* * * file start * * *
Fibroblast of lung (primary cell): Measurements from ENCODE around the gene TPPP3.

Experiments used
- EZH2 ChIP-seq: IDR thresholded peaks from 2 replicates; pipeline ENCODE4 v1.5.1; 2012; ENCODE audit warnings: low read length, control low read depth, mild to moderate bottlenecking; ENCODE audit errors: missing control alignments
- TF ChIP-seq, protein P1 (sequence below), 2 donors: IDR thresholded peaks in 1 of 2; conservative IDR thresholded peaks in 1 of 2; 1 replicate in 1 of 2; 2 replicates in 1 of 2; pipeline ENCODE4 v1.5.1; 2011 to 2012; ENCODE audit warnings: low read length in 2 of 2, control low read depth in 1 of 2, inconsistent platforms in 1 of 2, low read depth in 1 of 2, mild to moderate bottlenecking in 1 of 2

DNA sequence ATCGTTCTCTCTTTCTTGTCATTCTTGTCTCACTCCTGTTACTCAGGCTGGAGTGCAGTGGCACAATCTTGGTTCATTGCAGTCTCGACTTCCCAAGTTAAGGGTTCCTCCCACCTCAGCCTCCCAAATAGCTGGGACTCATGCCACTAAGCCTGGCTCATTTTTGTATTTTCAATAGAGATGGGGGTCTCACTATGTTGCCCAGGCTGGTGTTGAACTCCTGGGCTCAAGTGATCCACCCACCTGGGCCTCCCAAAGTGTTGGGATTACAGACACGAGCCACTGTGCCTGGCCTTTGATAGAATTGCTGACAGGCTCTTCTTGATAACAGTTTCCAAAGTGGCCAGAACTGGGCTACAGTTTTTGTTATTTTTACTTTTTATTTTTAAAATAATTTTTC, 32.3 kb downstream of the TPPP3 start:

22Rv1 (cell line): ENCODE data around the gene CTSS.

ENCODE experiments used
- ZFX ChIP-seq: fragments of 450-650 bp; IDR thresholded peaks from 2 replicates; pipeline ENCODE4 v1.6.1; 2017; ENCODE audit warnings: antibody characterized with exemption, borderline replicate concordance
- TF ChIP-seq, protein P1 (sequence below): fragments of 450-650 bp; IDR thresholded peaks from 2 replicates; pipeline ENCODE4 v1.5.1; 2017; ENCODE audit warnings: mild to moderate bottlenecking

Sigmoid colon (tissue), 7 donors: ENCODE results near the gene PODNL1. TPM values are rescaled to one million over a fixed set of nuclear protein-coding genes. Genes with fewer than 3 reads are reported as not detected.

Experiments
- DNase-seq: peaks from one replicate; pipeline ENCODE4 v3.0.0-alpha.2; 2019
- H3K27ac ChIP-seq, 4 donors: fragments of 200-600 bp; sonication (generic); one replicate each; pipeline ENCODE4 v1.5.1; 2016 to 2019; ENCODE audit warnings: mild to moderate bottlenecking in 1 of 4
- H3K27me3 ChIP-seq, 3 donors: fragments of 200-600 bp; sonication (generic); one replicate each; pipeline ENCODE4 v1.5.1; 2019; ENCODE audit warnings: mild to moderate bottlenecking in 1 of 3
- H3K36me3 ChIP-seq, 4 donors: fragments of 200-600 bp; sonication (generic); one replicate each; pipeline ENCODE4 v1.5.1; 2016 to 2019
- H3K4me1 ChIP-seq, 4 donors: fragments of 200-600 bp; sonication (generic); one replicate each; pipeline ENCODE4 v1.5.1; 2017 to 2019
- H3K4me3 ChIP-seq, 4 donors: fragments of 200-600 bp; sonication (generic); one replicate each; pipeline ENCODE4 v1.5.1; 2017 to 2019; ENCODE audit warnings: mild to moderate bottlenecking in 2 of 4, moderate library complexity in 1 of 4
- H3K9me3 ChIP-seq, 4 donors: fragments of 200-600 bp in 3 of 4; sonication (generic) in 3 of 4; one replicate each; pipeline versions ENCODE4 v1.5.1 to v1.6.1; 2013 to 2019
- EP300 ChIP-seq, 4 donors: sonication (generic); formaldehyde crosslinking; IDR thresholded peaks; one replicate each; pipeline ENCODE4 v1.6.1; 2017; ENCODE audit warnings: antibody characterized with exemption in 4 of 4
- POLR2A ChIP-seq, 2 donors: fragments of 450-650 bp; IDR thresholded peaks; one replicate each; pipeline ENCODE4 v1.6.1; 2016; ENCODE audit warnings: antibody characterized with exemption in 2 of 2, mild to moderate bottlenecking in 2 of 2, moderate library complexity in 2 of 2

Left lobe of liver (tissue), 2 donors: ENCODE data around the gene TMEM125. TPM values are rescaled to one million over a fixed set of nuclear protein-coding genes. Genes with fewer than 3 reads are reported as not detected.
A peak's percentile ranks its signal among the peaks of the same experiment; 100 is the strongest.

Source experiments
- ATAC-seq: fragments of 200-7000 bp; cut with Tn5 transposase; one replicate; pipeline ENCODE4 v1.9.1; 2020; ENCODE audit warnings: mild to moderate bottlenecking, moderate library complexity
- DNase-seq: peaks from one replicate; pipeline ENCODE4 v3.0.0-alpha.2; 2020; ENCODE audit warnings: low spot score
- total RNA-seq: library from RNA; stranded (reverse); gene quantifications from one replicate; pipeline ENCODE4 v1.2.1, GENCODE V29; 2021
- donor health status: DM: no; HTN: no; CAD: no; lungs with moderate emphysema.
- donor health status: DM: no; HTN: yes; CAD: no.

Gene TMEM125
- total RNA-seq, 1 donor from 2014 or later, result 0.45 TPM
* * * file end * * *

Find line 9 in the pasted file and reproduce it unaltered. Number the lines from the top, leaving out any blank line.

- TF ChIP-seq, protein P1 (sequence below): fragments of 450-650 bp; IDR thresholded peaks from 2 replicates; pipeline ENCODE4 v1.5.1; 2017; ENCODE audit warnings: mild to moderate bottlenecking